Engage, Embed, and Embellish: Theory versus Practice in the Corporate Social Responsibility Movement

By Conley, John M.; Williams, Cynthia A. | Journal of Corporation Law, Fall 2005 | Go to article overview

Engage, Embed, and Embellish: Theory versus Practice in the Corporate Social Responsibility Movement


Conley, John M., Williams, Cynthia A., Journal of Corporation Law


I. INTRODUCTION

One of the most striking developments in the business world over the last decade has been the emergence of a coherent and energetic "corporate social responsibility" (CSR) movement.1 This Article reports the results of an empirical study of that movement. "CSR," as it is universally referred to, has as its theoretical base the notion that the responsibility of a corporation extends beyond the traditional Anglo-American objective of providing financial returns to its shareholders. Instead, CSR proponents have argued, the legitimate concerns of a corporation should include such broader objectives as sustainable growth, equitable employment practices, and long-term social and environmental well-being.2 Corporate managers, it is argued, should consider not only their shareholders in making their decisions but also a variety of "stakeholder" constituencies, including employees, residents of communities affected by their activities, governments, and organizations advocating for various social and environmental interests.

The CSR movement has manifested itself in a variety of ways. On the legal front, it has thus far had limited impact in this country. Although Enron and related disasters have led to legislation to make corporate conduct more transparent, the focus has been principally on financial issues.3 In Europe and the United Kingdom, however, the CSR movement has been a major factor in moving corporate disclosure in the stakeholder direction. On the Continent, stakeholder interests have long enjoyed greater recognition than in the "Anglo-Saxon" corporate world,4 as evidenced by the requirements in some European countries of labor representation on boards of directors and facility-level works council.5 Building on this tradition of stakeholder thinking, several countries now require direct attention to stakeholder interests through highly detailed disclosure of social and environmental risks and impact.6 Those countries with the most expansive disclosure regulations are the very countries where a stakeholder concept of the firm has been most dominant: France, Germany, the Netherlands, Belgium, Norway, Denmark, and Sweden.7 At the European Union level, though progress has been uneven, the trend has been in the same general direction.8 The EU's own gradual turn in the direction of mandatory disclosure is clearly based on the broader European penetration of the stakeholder concept.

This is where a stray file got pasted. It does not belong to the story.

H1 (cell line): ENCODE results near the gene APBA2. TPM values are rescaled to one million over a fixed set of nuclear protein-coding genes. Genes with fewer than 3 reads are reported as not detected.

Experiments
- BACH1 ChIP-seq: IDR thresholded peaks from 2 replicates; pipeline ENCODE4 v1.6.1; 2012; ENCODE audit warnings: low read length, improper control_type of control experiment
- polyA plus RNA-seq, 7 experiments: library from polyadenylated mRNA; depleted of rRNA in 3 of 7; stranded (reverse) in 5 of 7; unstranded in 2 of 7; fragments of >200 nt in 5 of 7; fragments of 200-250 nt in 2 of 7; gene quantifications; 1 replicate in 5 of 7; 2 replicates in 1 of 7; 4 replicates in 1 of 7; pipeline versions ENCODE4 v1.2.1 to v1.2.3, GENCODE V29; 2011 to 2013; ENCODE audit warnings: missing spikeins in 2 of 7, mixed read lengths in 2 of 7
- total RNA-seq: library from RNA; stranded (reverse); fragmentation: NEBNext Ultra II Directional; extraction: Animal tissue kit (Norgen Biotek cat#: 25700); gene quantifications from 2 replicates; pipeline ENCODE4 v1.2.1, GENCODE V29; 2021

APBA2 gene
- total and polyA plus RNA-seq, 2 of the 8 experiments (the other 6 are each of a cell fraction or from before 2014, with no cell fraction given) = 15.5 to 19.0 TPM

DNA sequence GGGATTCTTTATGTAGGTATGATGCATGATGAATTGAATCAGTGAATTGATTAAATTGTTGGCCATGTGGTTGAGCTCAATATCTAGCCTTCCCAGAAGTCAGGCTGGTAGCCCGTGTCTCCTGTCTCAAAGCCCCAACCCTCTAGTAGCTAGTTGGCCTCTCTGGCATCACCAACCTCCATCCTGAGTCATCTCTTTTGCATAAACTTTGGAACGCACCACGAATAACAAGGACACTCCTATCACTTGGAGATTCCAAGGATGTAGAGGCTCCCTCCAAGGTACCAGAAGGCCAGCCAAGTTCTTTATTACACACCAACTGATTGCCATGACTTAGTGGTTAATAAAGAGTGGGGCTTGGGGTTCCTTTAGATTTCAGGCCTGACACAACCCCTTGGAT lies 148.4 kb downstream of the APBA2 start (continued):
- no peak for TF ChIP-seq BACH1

The United Kingdom has become an especially interesting case as it pursues what we have elsewhere described as a "third way."9 In some important respects, the United States and the UK continue to share corporate law values. These include broad-based, dispersed share ownership, in contrast to Europe and Japan, which feature ownership by families, dominant shareholders, or banks.10 The United States and Britain both have well-developed securities markets" and depend on financial transparency, stock market valuations, and the market for corporate control to promote managerial accountability.12

In other respects, though, the UK is beginning to diverge from the American model in pursuit of a long-term "enlightened shareholder value" perspective that incorporates significant elements of European stakeholder theory. This divergence is driven in substantial part by institutional interests that can be loosely characterized as elements of the CSR movement.13 These interests include the British government; institutional investors, particularly pension funds and insurance companies (which are increasingly concerned about climate change and other long-term environmental risks); and nongovernmental organizations (NGOs). The pressures that such institutions bring to bear have yet to be felt anywhere near as strongly in the United States.

Perhaps the best example of the growing-but not yet dominant-influence of CSR thinking in the UK is the ebb-and-flow process of developing a new code concerning the disclosure of environmental and social risk. …

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